The early life and career of Vito Corleone in 1920s New York is portrayed while his son, Michael, expands and tightens his grip on his crime syndicate stretching from Lake Tahoe, Nevada to pre-revolution 1958 Cuba.
Charley Varrick and his friends rob a small town bank. Expecting a small sum to divide amongst themselves, they are surprised to discover a very LARGE amount of money. Quickly figuring out that the money belongs to the MOB, they must now come up with a plan to throw the MOB off their trail. Written by
Brian W Martz <B.Martz@Genie.com>
According to the book "Riding Shotgun", this film inspired the song "The Last of the Independents" sung by Rory Gallagher. See more »
When Charley enters Tom's Gun Shop, the bell at the entrance is of the type that is hung to the Head Frame (or Top Rail). But when he leaves, the bell is of the type that is hung to the door. See more »
[Molly has just punched out an argumentative black man... ]
I allow very few men to speak to me in that tone. Few caucasians. And no nigras at all.
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Are we really seeing what's going on or is Don Siegel throwing dust in our eyes?
This quick-moving thriller demonstrates that cinematic amorality has been around a long time. Made in 1973, it allows crop-duster and bank-robber, Charley Varrick, played by Walter Matthau, to get away with a heap of stolen money, the theft of which has led to the death of about half a dozen people, including his wife. The movie is directed, in his usual snappy but artful way, by Don Siegel, who taught Clint Eastwood everything Clint knows about direction, but not necessarily everything Don knew.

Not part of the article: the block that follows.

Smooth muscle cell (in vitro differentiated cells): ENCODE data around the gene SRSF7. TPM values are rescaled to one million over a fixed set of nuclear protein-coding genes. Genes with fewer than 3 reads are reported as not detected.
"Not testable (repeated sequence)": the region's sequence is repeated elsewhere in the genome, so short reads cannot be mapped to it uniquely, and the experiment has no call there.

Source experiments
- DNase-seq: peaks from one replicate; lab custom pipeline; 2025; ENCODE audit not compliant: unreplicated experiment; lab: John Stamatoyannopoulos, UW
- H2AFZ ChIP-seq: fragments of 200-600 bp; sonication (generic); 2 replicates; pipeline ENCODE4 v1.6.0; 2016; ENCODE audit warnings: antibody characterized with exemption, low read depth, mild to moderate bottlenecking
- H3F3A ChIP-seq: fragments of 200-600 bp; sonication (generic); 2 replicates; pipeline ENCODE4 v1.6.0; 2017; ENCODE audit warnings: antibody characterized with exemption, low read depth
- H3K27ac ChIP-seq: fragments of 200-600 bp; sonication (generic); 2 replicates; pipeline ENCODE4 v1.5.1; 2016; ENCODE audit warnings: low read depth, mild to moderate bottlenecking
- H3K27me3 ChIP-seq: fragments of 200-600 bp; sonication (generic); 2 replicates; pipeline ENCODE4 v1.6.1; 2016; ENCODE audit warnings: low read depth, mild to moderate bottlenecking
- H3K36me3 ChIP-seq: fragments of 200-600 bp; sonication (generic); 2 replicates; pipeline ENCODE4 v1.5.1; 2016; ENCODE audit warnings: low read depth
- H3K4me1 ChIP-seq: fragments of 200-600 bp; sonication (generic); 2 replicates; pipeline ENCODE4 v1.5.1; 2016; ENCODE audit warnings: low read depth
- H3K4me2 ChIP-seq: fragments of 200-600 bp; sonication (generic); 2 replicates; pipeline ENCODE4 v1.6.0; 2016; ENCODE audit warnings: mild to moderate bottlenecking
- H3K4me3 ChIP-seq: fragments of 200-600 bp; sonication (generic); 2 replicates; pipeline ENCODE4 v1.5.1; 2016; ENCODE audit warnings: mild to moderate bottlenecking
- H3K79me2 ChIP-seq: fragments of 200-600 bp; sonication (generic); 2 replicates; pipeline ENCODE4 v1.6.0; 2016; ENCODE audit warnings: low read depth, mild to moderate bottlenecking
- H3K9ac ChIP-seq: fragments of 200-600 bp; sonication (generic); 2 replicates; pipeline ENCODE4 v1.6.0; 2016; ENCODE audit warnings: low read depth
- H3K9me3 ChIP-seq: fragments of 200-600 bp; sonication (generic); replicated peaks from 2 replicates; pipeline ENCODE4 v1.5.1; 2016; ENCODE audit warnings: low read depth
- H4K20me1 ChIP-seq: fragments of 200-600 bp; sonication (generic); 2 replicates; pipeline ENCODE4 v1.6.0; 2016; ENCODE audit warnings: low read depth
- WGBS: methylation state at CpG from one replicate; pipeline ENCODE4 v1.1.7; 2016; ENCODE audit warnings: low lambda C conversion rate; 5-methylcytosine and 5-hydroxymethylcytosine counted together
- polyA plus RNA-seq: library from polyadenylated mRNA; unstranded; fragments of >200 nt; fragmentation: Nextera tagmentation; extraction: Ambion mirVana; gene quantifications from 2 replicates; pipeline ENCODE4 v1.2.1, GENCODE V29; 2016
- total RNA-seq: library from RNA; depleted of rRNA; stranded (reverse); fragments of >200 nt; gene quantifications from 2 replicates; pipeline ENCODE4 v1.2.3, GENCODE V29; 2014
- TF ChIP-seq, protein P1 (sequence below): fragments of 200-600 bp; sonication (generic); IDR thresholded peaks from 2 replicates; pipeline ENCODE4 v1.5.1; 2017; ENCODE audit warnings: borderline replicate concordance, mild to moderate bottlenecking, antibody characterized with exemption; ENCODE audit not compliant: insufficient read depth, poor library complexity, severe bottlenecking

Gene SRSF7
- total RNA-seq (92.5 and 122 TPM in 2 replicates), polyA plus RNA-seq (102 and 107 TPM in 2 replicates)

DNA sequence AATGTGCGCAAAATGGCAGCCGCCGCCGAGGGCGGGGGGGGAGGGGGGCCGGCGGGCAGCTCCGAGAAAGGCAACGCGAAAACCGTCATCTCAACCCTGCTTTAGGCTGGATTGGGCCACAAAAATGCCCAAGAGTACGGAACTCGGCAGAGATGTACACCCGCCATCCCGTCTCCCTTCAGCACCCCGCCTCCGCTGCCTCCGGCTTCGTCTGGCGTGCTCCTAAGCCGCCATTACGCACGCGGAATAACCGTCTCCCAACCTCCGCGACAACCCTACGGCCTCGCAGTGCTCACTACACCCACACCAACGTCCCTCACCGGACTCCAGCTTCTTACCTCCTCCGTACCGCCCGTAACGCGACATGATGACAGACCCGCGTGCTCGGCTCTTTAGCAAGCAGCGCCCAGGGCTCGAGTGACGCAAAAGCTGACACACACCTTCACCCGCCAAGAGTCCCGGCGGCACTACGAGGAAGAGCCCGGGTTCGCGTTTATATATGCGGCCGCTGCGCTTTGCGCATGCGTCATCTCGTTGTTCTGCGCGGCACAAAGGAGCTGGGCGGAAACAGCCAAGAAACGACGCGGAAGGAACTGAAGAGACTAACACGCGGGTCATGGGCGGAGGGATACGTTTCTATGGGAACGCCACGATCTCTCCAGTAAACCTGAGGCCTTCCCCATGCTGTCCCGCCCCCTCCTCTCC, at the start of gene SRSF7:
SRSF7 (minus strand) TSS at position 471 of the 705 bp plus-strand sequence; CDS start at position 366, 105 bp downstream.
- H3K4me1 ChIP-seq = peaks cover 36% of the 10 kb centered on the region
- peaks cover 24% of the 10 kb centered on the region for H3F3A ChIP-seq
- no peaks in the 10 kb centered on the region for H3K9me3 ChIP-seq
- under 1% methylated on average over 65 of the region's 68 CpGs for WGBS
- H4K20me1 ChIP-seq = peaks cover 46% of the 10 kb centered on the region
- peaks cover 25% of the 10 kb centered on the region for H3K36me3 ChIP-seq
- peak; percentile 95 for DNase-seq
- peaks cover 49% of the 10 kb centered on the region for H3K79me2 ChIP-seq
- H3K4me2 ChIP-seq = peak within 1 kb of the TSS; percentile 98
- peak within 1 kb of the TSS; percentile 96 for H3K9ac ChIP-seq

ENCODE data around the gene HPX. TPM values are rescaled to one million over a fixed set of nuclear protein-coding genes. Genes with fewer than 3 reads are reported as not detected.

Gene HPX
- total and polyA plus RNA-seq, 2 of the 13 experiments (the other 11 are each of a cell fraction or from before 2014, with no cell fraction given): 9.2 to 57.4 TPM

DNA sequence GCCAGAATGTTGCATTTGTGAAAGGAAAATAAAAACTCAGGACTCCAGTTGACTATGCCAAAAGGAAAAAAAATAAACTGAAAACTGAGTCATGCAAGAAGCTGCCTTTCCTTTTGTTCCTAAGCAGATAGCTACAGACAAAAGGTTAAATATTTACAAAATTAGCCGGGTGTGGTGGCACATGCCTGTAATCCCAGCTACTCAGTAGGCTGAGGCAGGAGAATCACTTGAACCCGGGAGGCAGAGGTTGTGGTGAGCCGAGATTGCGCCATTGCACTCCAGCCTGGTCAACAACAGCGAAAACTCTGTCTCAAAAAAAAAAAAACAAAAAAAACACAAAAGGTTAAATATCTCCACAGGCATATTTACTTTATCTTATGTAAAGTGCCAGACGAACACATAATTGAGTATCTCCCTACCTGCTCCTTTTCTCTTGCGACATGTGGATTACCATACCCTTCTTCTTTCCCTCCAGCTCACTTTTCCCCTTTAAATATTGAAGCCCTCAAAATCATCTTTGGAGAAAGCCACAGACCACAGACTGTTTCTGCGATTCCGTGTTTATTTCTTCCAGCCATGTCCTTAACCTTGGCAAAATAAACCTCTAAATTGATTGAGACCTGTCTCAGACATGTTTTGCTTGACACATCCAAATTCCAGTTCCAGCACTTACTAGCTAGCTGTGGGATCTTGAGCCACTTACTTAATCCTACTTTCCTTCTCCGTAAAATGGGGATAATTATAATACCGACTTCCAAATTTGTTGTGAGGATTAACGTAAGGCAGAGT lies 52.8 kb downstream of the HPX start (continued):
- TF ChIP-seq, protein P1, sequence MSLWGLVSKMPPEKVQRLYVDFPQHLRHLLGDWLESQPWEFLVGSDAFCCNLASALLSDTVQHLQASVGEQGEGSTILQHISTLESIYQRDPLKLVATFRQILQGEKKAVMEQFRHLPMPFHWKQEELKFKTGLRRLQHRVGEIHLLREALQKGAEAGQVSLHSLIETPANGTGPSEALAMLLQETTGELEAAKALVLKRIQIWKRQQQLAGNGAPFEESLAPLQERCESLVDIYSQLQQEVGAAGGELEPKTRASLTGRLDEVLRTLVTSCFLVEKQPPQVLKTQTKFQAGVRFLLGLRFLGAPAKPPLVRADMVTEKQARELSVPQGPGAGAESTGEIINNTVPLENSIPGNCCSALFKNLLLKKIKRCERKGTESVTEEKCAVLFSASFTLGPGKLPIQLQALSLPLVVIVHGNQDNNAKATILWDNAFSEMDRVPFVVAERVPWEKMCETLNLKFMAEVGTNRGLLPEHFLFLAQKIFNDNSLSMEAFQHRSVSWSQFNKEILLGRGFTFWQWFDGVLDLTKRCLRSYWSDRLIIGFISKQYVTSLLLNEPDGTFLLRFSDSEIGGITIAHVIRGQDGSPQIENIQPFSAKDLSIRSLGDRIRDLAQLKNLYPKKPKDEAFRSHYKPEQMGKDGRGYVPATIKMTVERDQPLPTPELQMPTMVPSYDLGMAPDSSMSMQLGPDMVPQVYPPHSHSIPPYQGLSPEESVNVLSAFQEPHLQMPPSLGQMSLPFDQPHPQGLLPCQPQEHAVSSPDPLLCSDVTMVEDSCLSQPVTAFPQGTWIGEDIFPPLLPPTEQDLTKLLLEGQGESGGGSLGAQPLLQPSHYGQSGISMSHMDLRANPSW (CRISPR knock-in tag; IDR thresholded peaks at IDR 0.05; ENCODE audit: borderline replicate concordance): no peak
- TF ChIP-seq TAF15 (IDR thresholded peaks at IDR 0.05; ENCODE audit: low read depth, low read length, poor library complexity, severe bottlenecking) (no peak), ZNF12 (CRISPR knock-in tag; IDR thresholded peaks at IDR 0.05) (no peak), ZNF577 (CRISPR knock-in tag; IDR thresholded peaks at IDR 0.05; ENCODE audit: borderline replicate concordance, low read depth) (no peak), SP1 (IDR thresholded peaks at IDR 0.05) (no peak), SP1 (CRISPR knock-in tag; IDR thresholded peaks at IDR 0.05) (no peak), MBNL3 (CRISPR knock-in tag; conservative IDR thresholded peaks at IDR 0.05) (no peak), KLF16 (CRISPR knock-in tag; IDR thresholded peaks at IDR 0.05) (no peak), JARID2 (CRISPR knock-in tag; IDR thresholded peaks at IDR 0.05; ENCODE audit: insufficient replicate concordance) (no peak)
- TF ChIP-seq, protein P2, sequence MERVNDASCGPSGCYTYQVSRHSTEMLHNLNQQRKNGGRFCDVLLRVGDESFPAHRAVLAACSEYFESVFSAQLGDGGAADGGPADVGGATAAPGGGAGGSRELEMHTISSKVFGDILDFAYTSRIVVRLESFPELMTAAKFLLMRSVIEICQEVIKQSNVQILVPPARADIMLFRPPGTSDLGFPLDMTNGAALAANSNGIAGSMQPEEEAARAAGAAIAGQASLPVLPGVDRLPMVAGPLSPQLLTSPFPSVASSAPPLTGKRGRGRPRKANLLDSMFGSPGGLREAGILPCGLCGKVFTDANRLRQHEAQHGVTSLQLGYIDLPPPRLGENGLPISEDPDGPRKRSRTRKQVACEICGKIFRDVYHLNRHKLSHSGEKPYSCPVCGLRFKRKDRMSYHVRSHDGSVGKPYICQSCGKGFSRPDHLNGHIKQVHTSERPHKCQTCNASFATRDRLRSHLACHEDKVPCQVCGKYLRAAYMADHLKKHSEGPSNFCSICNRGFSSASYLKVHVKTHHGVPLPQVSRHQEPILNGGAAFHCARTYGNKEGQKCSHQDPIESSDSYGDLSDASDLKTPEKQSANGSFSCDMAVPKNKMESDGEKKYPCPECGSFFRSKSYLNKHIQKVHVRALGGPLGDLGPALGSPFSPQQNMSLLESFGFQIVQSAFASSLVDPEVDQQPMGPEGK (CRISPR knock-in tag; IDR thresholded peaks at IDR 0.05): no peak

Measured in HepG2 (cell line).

The movie also demonstrates that in the days when movies spent less time on technical wizardry, they could spend more on character development. For example, on "Molly" (Joe Don Baker), a courteous but sadistic heavy from the deep South, who can beat a man to death without losing his cool or creasing his sharp suit. Other noteworthy character studies are Andy Robinson as Charley's sweaty, weasly accomplice; Sheree North as a two-timing photographer; John Vernon as Maynard Boyle, a suave but crooked bank owner; and Marjorie Bennett as a nosey trailer park resident.
The plotline is supposed to be that Charley expects to get only a modest sum from the bank heist, and then has to get his thinking cap and skates on when he realises he's taken a pile of Mafia loot. But Siegel teases us, and it's never very clear just how much Charley knows and how far ahead he's thinking; perhaps there was an insider and Charley knew about the big money before the raid. Overall, can we believe what we're seeing, or is Siegel playing with us, like Bryan Singer in The Usual Suspects?
Which leads to the third thing demonstrated by this and other Siegel movies
that current hotshots like Quintin Tarantino owe him a
(Incidentally, those IMDb commenters who are offended by Charley bedding Boyle's secretary (Felicia Farr) because she is too young for him should check Ms Farr's DOB. Also, she was married to Jack Lemmon, Matthau's friend and film-partner, so the bedroom scene is something of an in-joke.)
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